Ethane Cracker Megaprojects, Full Of Risks, Are Booming In The US
Call it fracking's lesser-known trickle-down effect. The surge in U.S. natural gas production not only results in low fuel prices, it's also behind an uptick in ethane cracker plant construction projects. The facilities produce ethylene, a key component in an array of products—everything from plastics and shampoos to military gear and medical equipment. It's estimated that the cracker building boom will push U.S. ethane production up to 1.7 million barrels per day by 2018, up from 1.3 million barrels a day in 2016, according to the U.S. Energy Information Administration.
Major multinationals are sponsoring cracker projects: Dow Chemical, Chevron Phillips Chemical and ExxonMobil have, within the last year, completed or will soon complete plants that will each produce at least 1 million metric tons of ethylene a year. “Both U.S.-based manufacturers and foreign companies are building plants because the raw materials are less expensive than anywhere in the world and the markets [for ethylene] are nearby,” says James Cooper, senior petrochemical adviser for the American Fuel and Petrochemical Manufacturers, Washington, D.C., USA.
“These megaprojects require millions of man-hours to construct and typically result in a peak labor force at the site of several thousand workers.”
—Rob Donnell, Baker & O’Brien Inc., Dallas, Texas, USA
These projects aren't a cinch, though—they typically require several years to design and build, and price tags can exceed US$3 billion, with some reaching US$10 billion. Teams have to navigate environmental and regulatory issues, along with community concerns about the massive facilities. They also have to grapple with how to incorporate sophisticated new technologies. “Cracker technology has been around for many years. But new projects are taking advantage of new feedstocks from shale development and are being built at large scale to serve global markets,” says Mark Lustig, a principal at PwC who tracks the petrochemical industry, New York, New York, USA.
Overall, more than a dozen plants are currently planned or under construction in the U.S. “The plants are becoming so big that their size alone is creating technical issues for some of the equipment design and construction,” says Rob Donnell, CEO of independent energy consulting firm Baker & O’Brien Inc., Dallas, Texas, USA. “These megaprojects require millions of man-hours to construct and typically result in a peak labor force at the site of several thousand workers.” Shortages of key technical and construction trade talent can slow progress.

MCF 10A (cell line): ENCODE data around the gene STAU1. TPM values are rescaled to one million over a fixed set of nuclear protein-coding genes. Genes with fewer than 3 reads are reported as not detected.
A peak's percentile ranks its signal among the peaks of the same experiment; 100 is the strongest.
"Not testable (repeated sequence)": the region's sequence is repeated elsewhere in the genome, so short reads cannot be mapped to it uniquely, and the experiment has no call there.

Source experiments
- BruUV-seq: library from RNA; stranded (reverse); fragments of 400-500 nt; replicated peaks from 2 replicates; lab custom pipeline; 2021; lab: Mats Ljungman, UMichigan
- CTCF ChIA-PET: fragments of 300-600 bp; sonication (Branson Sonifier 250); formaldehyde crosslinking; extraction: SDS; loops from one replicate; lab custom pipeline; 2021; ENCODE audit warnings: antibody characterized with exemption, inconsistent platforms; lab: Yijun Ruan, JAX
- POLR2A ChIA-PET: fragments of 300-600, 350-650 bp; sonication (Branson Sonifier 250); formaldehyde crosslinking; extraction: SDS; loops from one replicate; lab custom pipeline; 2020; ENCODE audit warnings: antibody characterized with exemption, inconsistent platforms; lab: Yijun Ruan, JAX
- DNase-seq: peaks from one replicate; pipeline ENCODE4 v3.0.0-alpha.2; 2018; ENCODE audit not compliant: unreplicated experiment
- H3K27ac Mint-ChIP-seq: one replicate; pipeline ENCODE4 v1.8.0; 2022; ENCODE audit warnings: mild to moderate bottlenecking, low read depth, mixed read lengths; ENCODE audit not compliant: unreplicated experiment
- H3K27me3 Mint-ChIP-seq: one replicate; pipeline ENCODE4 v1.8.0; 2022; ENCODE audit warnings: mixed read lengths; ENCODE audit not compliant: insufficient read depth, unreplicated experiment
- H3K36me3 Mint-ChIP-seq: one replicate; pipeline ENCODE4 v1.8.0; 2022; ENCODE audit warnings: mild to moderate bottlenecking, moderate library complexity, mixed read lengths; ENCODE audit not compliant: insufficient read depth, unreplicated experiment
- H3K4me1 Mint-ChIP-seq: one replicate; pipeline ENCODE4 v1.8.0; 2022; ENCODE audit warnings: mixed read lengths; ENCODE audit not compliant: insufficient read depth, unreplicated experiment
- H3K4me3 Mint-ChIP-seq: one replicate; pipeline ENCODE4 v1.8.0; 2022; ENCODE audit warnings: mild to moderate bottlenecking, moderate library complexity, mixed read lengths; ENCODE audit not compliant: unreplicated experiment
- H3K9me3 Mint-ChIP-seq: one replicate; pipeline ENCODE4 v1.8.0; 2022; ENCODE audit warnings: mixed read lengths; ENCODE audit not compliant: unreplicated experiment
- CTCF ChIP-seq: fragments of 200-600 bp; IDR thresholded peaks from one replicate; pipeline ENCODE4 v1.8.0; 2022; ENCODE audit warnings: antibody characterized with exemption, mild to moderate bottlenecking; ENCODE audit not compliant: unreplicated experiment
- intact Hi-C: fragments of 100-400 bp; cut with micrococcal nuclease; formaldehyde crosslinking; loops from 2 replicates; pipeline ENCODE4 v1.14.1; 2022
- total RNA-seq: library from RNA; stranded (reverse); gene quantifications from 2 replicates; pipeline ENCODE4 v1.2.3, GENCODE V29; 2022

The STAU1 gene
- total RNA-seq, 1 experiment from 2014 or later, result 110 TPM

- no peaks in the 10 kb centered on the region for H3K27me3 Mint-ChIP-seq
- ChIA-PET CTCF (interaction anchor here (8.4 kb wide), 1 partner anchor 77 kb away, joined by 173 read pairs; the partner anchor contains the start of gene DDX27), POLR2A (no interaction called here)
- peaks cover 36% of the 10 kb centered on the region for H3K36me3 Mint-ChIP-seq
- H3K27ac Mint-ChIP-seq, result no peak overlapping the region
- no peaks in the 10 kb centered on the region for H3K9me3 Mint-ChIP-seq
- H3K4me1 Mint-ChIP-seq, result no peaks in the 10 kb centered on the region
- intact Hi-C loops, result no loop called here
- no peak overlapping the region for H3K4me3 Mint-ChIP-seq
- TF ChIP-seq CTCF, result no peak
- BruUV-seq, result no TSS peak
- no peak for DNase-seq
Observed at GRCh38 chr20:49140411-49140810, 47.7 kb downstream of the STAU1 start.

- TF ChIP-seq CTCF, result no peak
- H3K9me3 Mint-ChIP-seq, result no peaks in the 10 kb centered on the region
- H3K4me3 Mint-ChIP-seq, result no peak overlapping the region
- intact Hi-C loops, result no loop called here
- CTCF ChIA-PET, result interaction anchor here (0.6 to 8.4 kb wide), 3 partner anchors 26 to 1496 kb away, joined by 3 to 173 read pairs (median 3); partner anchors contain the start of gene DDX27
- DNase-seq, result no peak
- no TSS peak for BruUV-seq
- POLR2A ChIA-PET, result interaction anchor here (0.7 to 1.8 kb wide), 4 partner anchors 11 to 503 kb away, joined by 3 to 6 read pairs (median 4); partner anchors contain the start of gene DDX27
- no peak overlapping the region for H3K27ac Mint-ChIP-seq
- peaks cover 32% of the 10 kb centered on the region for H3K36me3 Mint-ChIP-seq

Add complex logistics and a crowded stakeholder landscape (e.g., local residents, environmental groups, government agencies) into the mix, and project managers can find themselves straining to keep projects on schedule and within budget, Mr. Donnell says.
“Each of these facilities is engineered from the ground up,” Mr. Cooper says. And because of “long lead times for permitting, engineering, equipment fabrication and construction,” Mr. Lustig says, it can take four to five years from concept to bring a plant online.
Problems frequently emerge: For example, last year, Sasol's cracker project in Lake Charles, Louisiana, USA was both behind schedule and over budget, forcing the company to revise its budget from US$8.9 billion to US$11 billion. “This is what keeps project managers and executives up at night,” Mr. Donnell says. To rest easy, project managers need “strong span-of-control skills,” he says. “The goal is to minimize changes during project execution.”
For a US$1.5 billion cracker project it completed in February in Ingleside, Texas, USA, engineering, procurement and construction firm CB&I turned to risk management strategies refined during earlier projects. Hired by Ingleside Ethylene, a joint venture of Occidental Chemical Corp. and Mexichem S.A.B. de C.V., CB&I leveraged its “self-perform model,” says Andy Dadosky, the organization's vice president and project director, Houston, Texas, USA.
That model translates into more control and greater visibility over the value drivers of productivity in a project, he says. “This means that many of the key interfaces to deliver a project are from in-house sources, as opposed to being subcontracted out, and can be managed or eliminated through the use of digital technologies.” All this allowed the CB&I team to tightly integrate project activities and “identify and manage interdependencies not visible to subcontractors and providers.” In the end, the project came in on time and within budget.
It's estimated that the cracker building boom will push U.S. ethane production up to 1.7 million barrels per day by 2018, up from 1.3 million barrels a day in 2016.
Source: U.S. Energy Information Administration
Construction of Sasol's cracker project in Lake Charles, Louisiana, USA
“Today, crackers are a benchmark large project in the chemical industry,” Mr. Lustig says. “They require sophisticated engineering, construction and project management skills.” —Samuel Greengard